I offered this sermon the night before a 19 year-old man entered a Chabad Congregation in Poway, California, killed an Eishet Chayil, Lori Kaye z"l, and injured Rabbi Goldstein and two others.
Dvar Torah on Sri Lanka Attacks
April 26, 2019
Last weekend, on Easter morning in Sri Lanka, a series of explosions at Churches and at upscale hotels sent the overwhelmingly Buddhist country into panic. Over 250 people were killed in the terrorist attacks carried out by a Muslim Ethno-Nationalist terrorist group that had affiliated itself with Da’esh, the Caliphatist Terrorist group often commonly called “ISIS.”
Da’esh claimed that this attack was carried out in response to the attacks against mosques in Christchurch, New Zealand. In that attack, of course, a Christian Ethno-Nationalist attacked worshippers at mosques. Following on the heels of a Christian Ethno-Nationalist attack on the Tree of Life Synagogue in Pittsburgh, we have been increasingly concerned about rising violence based in religious conflict.
Christians generally respond differently to these kinds of attacks than we Jews do. To an extent, this is based on collective memory. We know well that when hatred of Jews becomes violence against Jews, it can spread quickly if we do not assert ourselves and have allies join us. We cherish our allies. When we have lacked them or they have failed to stand with us in generations past, our meager number has been overwhelmed time and again. Jews represent 0.2% of the world’s population. Two-tenths of one percent.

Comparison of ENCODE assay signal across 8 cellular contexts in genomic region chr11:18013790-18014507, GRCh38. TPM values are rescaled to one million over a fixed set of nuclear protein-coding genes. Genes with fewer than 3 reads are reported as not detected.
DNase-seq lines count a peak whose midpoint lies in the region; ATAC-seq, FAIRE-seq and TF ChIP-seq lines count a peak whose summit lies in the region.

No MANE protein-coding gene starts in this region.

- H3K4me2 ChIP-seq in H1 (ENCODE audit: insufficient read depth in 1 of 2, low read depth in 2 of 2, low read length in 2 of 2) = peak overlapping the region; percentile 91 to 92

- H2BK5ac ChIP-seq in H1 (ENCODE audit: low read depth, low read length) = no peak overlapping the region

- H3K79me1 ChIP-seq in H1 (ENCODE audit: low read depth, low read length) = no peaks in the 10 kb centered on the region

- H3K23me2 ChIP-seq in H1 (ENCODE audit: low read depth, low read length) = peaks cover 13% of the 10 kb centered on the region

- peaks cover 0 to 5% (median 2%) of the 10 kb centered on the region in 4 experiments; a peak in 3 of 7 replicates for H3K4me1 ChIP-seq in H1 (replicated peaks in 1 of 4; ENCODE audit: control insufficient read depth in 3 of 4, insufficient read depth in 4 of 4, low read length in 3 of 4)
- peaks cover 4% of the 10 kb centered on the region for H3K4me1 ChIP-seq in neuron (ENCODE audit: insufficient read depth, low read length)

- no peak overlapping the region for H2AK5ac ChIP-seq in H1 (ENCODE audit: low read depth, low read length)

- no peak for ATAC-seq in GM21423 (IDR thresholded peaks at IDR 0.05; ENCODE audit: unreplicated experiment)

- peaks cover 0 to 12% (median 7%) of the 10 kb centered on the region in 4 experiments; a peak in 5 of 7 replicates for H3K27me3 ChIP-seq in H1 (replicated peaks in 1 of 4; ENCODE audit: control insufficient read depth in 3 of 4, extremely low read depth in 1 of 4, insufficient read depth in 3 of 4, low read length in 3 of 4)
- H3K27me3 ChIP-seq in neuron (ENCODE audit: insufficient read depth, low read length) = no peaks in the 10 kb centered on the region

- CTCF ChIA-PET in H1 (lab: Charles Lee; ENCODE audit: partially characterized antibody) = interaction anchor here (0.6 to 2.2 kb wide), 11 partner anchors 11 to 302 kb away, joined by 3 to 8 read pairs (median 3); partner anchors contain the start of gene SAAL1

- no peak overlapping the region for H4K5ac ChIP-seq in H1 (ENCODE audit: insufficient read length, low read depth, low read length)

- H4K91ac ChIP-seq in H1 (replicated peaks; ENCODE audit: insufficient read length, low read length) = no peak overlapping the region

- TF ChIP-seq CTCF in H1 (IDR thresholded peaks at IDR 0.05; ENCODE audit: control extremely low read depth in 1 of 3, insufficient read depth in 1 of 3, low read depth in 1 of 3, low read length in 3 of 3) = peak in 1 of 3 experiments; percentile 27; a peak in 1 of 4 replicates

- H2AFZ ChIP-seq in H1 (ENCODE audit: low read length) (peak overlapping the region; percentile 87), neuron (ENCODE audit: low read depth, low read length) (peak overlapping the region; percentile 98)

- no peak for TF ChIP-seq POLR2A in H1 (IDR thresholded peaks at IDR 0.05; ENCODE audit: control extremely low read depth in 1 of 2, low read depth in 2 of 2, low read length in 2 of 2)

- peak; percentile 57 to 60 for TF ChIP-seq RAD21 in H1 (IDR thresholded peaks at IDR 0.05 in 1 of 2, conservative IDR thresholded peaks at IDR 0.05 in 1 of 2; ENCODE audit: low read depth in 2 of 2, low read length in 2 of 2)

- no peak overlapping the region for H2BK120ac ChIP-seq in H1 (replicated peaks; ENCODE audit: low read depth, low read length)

And we respond as a people, not as a diverse faith community as Christians do. We connect to members of Jewish communities everywhere, no matter what kind of Judaism they practice or if they practice Judaism at all. We feel their joy and their pain. We know the struggles of persecuted minorities.
It has been our role in many nations, to lead the fight to defend minority rights, to not only stand at the forefront of the cause of immigrants, but to walk into the waters of hatred, like the midrash tells us that Nachshon did when the sea split, demonstrating faith and courage. We walk into the waters of hatred with faith and courage that we will make those waters split too. We will part the waters of hatred and march ever forward toward the promised land in which our house will be the house of all peoples, welcoming, embracing. Not all of our brethren, of course, are similarly welcoming, but the vast majority are, around the world.
Others do not share this vision. Ethno-nationalists who believe that people who are like them are the only ones who should be able to live among them and who are willing to engage in violence to make that happen are among the greatest of threats to peace wherever they are.
There are certainly very fine people who are devoutly religious Christians, Muslims, and Jews. We know that. But there are no fine Ethno-Nationalist advocates for violence against anyone not of their in-group. It is not acceptable to allow political correctness or concern about harm done to the image of the broader group to avoid both severe condemnation of and taking action against Ethno-Nationists.